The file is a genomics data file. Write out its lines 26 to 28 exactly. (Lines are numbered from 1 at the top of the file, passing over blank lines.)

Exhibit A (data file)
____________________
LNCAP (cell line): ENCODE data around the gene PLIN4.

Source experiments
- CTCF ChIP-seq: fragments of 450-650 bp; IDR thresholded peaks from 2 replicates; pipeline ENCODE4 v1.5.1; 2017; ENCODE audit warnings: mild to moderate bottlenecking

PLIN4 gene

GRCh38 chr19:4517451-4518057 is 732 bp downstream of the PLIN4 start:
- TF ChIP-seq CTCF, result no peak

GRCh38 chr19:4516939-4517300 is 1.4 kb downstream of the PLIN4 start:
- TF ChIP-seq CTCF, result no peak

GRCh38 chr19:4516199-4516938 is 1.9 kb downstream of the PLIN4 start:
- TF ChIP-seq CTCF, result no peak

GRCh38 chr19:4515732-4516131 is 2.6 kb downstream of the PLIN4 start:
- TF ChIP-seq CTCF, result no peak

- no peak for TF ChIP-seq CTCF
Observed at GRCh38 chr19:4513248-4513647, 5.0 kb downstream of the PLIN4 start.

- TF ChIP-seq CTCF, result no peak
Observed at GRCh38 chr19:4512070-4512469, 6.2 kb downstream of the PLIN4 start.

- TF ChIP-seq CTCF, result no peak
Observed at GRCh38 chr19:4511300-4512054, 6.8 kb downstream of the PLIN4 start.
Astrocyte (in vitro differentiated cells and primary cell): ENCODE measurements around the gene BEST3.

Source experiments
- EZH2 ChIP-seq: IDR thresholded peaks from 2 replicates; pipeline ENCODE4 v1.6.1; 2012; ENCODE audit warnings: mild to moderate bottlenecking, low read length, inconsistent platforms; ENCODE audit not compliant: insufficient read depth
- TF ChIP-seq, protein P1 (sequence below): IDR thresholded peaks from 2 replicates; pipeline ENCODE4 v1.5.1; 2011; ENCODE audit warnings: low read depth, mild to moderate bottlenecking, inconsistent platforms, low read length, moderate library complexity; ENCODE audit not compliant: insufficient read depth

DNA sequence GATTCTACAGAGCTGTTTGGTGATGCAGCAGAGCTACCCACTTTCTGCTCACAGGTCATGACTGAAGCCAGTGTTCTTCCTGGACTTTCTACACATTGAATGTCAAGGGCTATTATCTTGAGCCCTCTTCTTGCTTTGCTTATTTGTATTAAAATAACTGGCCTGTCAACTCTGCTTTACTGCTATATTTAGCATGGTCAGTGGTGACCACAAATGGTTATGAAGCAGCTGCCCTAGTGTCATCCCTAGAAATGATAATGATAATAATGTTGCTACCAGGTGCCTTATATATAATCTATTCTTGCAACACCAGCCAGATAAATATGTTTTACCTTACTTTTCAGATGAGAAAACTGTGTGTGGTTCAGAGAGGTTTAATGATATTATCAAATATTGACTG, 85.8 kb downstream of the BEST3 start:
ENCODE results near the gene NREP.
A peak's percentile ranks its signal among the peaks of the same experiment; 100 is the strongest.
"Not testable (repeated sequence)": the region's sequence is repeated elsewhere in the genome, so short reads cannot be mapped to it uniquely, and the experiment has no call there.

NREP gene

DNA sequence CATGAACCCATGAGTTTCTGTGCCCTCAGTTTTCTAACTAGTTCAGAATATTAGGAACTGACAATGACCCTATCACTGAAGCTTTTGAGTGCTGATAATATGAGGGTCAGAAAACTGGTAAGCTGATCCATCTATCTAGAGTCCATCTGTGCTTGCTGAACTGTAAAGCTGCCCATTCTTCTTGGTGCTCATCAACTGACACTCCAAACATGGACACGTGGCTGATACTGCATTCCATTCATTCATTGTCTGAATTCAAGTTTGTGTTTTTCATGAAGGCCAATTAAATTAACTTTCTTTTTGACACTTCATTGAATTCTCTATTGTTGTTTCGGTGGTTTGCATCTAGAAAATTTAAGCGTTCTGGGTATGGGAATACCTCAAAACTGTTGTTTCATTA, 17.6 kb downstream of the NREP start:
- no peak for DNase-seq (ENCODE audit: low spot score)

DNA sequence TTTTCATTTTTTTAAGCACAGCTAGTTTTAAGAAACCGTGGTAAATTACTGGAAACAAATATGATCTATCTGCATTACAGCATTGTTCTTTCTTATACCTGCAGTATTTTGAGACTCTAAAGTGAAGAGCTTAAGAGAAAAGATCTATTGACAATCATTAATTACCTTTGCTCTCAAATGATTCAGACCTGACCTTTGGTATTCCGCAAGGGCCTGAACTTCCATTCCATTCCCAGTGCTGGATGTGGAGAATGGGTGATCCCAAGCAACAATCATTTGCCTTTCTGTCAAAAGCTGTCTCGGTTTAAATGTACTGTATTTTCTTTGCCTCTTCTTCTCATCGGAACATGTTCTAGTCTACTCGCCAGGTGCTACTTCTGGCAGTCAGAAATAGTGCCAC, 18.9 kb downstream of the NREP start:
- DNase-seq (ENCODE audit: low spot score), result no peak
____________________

"Not testable (repeated sequence)": the region's sequence is repeated elsewhere in the genome, so short reads cannot be mapped to it uniquely, and the experiment has no call there.

NREP gene

DNA sequence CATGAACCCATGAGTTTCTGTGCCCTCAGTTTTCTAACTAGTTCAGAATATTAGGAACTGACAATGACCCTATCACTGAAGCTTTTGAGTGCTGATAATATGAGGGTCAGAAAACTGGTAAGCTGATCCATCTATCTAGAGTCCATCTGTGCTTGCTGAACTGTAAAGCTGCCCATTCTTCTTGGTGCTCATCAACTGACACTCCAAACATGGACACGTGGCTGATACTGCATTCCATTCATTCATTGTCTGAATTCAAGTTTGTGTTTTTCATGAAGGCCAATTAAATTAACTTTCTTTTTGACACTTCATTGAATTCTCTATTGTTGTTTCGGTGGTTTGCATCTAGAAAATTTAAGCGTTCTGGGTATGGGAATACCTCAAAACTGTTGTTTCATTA, 17.6 kb downstream of the NREP start: